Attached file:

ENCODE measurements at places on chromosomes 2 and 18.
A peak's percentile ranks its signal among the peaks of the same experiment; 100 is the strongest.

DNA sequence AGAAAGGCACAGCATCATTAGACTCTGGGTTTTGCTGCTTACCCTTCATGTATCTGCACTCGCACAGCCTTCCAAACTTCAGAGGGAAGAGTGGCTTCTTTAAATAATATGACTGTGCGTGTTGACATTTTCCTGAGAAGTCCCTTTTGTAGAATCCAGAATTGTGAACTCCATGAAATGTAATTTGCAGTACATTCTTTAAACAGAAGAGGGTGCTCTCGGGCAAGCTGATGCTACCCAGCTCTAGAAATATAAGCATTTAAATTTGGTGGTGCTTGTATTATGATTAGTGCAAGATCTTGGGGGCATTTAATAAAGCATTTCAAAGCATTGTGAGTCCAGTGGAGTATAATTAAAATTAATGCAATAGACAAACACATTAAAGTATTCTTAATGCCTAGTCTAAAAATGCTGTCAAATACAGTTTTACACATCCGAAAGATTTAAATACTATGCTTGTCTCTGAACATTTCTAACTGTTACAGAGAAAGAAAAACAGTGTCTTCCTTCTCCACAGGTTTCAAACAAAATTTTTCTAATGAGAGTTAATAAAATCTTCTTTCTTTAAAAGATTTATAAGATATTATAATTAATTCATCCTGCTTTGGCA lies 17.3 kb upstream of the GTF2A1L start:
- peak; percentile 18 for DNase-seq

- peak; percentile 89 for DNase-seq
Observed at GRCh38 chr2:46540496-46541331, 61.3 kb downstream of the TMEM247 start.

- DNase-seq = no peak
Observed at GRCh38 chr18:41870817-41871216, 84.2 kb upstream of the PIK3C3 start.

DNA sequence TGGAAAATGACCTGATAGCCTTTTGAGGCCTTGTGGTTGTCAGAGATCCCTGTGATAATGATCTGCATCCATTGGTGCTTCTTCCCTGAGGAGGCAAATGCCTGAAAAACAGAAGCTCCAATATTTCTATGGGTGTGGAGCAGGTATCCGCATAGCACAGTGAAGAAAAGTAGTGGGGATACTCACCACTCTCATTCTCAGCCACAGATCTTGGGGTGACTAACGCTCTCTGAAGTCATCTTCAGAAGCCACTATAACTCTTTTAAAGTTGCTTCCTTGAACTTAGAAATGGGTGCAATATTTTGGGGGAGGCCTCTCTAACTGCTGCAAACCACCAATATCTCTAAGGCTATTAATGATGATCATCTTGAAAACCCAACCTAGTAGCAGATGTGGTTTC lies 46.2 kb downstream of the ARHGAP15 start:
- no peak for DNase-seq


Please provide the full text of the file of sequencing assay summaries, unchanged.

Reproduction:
ENCODE measurements at places on chromosomes 2 and 18.
A peak's percentile ranks its signal among the peaks of the same experiment; 100 is the strongest.

DNA sequence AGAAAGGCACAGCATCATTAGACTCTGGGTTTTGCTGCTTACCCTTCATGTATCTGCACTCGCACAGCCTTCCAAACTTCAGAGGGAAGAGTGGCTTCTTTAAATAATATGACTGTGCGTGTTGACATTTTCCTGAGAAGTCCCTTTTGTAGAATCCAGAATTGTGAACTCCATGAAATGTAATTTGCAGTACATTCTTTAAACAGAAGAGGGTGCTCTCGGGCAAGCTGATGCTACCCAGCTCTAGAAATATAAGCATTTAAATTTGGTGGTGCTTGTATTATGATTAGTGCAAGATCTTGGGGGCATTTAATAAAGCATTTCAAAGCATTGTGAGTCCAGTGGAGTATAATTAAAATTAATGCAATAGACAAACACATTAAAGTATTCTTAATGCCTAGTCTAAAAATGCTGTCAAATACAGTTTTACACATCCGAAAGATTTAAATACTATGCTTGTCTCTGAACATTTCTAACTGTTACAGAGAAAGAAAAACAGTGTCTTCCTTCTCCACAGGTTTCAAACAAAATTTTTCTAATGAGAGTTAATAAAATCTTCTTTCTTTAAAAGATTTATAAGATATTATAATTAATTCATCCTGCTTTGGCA lies 17.3 kb upstream of the GTF2A1L start:
- peak; percentile 18 for DNase-seq

- peak; percentile 89 for DNase-seq
Observed at GRCh38 chr2:46540496-46541331, 61.3 kb downstream of the TMEM247 start.

- DNase-seq = no peak
Observed at GRCh38 chr18:41870817-41871216, 84.2 kb upstream of the PIK3C3 start.

DNA sequence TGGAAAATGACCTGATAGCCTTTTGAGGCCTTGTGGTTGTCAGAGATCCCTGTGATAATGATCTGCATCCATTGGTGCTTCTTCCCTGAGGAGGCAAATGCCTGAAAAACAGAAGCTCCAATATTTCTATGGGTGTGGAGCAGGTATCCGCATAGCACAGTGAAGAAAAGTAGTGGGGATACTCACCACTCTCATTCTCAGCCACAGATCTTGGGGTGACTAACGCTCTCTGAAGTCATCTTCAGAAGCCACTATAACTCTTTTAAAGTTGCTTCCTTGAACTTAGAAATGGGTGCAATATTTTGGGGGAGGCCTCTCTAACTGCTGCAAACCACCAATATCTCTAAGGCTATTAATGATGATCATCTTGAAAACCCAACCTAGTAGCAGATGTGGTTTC lies 46.2 kb downstream of the ARHGAP15 start:
- no peak for DNase-seq